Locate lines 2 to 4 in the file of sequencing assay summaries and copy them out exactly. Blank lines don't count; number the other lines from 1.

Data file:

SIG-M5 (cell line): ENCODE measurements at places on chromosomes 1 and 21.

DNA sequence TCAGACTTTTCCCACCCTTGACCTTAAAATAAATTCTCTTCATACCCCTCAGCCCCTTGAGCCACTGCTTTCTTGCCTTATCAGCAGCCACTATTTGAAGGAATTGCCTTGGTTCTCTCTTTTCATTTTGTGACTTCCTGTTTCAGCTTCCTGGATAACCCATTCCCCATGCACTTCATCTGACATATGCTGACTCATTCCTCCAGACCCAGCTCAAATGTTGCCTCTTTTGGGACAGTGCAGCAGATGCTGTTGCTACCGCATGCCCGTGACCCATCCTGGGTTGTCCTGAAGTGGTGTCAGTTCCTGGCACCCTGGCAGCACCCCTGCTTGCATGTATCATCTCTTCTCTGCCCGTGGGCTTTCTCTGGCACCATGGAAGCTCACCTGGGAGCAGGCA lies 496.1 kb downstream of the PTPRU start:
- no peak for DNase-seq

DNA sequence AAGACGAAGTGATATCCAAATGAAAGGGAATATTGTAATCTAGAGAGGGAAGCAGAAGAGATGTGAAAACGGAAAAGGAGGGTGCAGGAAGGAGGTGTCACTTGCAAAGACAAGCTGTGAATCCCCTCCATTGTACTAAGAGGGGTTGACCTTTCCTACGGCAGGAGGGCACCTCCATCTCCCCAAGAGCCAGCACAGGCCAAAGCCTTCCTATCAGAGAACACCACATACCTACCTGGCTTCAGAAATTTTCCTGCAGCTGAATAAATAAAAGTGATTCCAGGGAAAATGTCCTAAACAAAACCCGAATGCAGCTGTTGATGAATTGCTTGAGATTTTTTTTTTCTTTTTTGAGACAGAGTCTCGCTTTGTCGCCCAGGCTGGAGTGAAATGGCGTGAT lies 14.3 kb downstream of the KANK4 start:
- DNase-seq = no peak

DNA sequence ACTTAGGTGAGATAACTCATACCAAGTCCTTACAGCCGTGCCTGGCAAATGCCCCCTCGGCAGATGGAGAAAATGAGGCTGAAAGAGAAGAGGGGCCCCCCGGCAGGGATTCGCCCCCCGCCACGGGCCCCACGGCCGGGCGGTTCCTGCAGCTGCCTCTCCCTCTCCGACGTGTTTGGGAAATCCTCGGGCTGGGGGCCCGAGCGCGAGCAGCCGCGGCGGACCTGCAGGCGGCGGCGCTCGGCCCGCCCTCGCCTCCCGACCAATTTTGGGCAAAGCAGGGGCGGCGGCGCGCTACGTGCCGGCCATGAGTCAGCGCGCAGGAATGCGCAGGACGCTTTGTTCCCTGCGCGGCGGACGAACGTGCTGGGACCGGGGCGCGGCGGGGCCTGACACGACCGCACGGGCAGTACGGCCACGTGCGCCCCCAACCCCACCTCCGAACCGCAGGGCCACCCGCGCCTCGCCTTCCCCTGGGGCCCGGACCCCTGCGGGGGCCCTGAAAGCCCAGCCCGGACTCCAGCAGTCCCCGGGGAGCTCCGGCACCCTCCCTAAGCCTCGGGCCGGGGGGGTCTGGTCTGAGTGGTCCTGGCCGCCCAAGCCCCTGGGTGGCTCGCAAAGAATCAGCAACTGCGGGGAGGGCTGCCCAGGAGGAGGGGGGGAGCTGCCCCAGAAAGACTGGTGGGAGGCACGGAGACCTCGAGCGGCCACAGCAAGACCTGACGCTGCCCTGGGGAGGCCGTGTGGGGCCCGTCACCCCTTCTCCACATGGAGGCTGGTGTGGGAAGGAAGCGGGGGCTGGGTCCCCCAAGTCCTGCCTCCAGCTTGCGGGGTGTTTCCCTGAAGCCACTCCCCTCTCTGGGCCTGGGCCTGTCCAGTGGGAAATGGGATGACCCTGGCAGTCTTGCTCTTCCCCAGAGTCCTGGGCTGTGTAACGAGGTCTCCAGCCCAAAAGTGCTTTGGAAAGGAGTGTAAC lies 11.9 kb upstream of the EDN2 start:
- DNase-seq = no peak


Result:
DNA sequence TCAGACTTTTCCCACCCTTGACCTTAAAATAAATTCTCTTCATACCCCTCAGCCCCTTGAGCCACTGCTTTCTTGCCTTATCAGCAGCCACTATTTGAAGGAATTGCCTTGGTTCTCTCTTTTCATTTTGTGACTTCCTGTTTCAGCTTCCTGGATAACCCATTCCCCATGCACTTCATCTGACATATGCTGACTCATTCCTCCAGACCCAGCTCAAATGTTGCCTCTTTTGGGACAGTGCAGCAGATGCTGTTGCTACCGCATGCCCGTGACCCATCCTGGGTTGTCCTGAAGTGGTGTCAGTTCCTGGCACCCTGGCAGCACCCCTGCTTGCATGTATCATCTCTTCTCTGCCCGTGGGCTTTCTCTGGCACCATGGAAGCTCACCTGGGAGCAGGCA lies 496.1 kb downstream of the PTPRU start:
- no peak for DNase-seq

DNA sequence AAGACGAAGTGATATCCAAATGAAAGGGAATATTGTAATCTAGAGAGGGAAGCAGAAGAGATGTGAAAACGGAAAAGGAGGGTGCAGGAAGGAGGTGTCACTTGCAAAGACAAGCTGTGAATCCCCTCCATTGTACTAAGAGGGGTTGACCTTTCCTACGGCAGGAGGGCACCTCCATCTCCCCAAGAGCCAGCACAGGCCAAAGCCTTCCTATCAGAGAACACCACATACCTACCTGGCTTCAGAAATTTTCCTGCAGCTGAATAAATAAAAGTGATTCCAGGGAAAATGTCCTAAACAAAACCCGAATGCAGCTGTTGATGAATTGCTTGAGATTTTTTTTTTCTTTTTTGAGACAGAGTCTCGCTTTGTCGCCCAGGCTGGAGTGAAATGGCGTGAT lies 14.3 kb downstream of the KANK4 start: